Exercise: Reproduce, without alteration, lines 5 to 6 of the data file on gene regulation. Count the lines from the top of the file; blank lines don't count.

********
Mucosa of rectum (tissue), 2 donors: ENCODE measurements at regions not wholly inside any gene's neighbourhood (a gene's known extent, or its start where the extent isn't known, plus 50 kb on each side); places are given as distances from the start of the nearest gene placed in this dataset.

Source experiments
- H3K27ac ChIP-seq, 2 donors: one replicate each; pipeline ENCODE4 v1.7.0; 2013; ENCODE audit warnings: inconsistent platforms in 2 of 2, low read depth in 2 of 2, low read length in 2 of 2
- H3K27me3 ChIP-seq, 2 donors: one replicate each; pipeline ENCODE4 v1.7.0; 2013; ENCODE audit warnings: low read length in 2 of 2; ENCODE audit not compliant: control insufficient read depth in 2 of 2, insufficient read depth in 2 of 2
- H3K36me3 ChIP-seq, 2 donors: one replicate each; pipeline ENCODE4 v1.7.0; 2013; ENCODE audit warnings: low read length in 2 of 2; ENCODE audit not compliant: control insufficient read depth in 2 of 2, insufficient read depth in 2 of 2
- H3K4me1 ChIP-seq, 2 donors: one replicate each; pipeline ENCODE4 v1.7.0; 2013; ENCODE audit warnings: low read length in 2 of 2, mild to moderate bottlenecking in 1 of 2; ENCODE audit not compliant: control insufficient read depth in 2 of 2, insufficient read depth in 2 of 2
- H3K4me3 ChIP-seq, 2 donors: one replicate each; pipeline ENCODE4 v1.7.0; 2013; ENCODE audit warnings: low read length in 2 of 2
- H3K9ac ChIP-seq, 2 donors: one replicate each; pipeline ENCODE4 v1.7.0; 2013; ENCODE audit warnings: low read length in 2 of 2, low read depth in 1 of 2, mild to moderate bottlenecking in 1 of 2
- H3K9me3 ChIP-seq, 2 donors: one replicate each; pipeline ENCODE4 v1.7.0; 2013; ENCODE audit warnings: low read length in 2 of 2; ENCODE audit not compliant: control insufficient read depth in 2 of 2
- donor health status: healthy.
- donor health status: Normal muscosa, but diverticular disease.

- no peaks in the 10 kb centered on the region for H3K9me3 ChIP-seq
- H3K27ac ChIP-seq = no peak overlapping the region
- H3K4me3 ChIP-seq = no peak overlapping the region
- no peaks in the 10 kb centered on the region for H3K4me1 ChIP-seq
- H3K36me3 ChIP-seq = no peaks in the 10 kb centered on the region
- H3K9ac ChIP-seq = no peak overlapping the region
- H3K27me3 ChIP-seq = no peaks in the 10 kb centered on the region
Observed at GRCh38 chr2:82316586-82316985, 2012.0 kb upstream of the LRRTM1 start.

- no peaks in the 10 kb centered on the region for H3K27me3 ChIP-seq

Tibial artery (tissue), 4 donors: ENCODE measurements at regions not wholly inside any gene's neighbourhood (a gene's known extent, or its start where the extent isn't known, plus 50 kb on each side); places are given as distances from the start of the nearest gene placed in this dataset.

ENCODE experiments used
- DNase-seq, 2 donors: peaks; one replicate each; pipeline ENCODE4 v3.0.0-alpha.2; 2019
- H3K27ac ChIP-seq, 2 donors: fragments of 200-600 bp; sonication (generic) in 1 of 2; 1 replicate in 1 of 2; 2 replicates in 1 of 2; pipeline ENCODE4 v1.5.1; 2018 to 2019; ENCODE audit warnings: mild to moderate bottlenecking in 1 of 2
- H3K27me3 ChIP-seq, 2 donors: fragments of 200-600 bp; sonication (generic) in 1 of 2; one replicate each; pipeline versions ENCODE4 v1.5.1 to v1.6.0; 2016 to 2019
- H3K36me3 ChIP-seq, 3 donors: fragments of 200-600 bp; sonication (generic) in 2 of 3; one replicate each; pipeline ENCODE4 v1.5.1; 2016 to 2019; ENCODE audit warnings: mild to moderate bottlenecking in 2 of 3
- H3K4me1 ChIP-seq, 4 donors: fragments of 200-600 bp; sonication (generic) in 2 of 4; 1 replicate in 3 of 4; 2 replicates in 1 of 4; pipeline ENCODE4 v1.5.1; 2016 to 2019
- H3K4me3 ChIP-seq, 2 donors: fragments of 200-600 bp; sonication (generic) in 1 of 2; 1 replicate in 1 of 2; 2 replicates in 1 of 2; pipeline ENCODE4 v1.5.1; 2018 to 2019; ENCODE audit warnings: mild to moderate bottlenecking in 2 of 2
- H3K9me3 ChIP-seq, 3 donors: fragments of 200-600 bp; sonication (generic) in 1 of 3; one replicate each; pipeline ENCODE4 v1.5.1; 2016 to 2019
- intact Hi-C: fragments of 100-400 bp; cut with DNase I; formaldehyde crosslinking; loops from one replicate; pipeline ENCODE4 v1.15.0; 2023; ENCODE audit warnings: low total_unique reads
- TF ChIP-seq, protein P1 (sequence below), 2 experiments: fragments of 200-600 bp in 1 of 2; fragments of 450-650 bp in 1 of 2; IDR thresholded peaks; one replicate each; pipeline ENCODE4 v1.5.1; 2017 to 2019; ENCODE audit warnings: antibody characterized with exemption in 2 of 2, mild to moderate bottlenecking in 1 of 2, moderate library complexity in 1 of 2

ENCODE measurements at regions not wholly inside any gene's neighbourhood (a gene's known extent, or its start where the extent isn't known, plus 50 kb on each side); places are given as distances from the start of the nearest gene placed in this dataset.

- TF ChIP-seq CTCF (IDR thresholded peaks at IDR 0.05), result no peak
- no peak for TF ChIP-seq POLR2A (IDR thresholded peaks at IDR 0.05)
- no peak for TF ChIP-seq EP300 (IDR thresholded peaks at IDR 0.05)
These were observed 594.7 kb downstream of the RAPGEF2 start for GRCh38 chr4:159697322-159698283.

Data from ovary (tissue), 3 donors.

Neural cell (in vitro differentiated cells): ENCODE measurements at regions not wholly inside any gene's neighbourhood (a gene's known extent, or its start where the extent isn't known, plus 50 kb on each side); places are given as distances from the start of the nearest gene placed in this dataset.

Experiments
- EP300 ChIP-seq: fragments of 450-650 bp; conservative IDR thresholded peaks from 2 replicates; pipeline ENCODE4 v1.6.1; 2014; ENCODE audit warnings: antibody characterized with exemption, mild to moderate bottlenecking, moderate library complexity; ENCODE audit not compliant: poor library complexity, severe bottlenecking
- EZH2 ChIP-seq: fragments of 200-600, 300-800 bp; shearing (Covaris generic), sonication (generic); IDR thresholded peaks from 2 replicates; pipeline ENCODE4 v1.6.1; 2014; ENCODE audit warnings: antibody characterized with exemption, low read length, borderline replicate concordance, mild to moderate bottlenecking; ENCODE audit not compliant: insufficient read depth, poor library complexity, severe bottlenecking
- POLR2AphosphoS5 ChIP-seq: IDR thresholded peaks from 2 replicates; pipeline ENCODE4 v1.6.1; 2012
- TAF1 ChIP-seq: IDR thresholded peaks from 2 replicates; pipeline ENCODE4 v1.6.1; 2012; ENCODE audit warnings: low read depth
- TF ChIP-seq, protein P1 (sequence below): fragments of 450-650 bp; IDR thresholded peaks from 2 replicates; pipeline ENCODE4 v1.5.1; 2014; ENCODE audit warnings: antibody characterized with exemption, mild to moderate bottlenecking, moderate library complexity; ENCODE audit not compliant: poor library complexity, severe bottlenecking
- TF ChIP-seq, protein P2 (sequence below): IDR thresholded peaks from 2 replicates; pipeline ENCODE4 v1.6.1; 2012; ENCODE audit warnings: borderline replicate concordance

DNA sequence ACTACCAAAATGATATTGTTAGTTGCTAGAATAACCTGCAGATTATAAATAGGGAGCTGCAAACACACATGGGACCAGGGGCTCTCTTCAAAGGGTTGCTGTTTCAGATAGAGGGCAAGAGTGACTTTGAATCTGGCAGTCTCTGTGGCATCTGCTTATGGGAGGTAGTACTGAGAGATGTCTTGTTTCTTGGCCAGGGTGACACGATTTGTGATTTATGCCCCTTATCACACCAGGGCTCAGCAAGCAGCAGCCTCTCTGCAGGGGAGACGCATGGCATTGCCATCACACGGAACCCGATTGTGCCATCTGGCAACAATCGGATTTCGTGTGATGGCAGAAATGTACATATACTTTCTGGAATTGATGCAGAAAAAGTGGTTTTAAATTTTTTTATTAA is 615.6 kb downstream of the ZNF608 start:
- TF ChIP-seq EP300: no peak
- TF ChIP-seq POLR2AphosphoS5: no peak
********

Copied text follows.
- H3K36me3 ChIP-seq, 2 donors: one replicate each; pipeline ENCODE4 v1.7.0; 2013; ENCODE audit warnings: low read length in 2 of 2; ENCODE audit not compliant: control insufficient read depth in 2 of 2, insufficient read depth in 2 of 2
- H3K4me1 ChIP-seq, 2 donors: one replicate each; pipeline ENCODE4 v1.7.0; 2013; ENCODE audit warnings: low read length in 2 of 2, mild to moderate bottlenecking in 1 of 2; ENCODE audit not compliant: control insufficient read depth in 2 of 2, insufficient read depth in 2 of 2